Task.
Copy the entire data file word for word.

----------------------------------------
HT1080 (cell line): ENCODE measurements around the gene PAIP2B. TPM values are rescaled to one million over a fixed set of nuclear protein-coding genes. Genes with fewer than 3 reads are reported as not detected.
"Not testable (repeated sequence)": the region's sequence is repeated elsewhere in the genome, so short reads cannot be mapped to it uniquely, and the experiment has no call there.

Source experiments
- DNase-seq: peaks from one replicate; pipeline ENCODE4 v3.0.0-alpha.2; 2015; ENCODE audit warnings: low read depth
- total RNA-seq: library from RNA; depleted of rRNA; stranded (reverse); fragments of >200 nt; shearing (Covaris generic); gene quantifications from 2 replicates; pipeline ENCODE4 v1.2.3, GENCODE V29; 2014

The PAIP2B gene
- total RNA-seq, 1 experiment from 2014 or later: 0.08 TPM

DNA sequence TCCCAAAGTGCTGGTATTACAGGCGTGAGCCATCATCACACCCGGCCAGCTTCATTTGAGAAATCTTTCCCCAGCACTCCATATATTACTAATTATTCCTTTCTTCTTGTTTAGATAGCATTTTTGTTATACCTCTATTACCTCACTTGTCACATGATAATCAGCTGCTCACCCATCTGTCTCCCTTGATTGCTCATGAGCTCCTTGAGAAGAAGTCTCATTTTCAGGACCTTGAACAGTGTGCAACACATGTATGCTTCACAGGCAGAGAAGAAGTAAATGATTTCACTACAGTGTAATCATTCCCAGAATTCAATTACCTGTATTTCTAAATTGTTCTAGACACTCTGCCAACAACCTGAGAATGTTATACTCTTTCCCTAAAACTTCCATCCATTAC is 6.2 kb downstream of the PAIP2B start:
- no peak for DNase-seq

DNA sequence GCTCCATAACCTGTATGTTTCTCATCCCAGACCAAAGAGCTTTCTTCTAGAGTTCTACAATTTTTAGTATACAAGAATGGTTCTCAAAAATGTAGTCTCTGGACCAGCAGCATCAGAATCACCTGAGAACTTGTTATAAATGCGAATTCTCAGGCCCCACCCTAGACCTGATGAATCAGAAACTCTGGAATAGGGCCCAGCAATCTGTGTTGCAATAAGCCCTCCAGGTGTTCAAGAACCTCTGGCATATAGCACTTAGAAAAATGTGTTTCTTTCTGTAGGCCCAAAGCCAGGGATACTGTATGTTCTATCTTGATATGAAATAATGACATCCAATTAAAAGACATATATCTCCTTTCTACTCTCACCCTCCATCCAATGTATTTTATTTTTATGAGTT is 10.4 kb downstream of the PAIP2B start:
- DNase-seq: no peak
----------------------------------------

HT1080 (cell line): ENCODE measurements around the gene PAIP2B. TPM values are rescaled to one million over a fixed set of nuclear protein-coding genes. Genes with fewer than 3 reads are reported as not detected.
"Not testable (repeated sequence)": the region's sequence is repeated elsewhere in the genome, so short reads cannot be mapped to it uniquely, and the experiment has no call there.

Source experiments
- DNase-seq: peaks from one replicate; pipeline ENCODE4 v3.0.0-alpha.2; 2015; ENCODE audit warnings: low read depth
- total RNA-seq: library from RNA; depleted of rRNA; stranded (reverse); fragments of >200 nt; shearing (Covaris generic); gene quantifications from 2 replicates; pipeline ENCODE4 v1.2.3, GENCODE V29; 2014

The PAIP2B gene
- total RNA-seq, 1 experiment from 2014 or later: 0.08 TPM

DNA sequence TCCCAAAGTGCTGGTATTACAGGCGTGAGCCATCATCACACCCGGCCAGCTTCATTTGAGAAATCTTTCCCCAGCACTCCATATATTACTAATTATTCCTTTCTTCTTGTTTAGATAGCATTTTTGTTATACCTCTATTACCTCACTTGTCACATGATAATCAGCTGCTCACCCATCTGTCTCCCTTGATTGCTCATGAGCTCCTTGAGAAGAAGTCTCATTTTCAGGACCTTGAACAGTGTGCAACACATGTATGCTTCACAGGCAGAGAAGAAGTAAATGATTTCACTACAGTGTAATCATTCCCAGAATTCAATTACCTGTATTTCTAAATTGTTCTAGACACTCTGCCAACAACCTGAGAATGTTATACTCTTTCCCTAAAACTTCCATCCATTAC is 6.2 kb downstream of the PAIP2B start:
- no peak for DNase-seq

DNA sequence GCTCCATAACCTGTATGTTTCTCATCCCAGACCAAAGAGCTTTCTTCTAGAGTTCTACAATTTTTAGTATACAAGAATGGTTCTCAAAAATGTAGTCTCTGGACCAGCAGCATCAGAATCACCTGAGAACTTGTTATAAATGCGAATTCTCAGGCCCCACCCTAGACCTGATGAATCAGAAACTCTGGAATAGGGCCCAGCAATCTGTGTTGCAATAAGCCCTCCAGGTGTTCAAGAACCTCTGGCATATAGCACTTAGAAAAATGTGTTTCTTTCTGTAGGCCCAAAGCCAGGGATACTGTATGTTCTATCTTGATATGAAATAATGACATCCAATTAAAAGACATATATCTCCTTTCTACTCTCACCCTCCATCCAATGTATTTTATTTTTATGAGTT is 10.4 kb downstream of the PAIP2B start:
- DNase-seq: no peak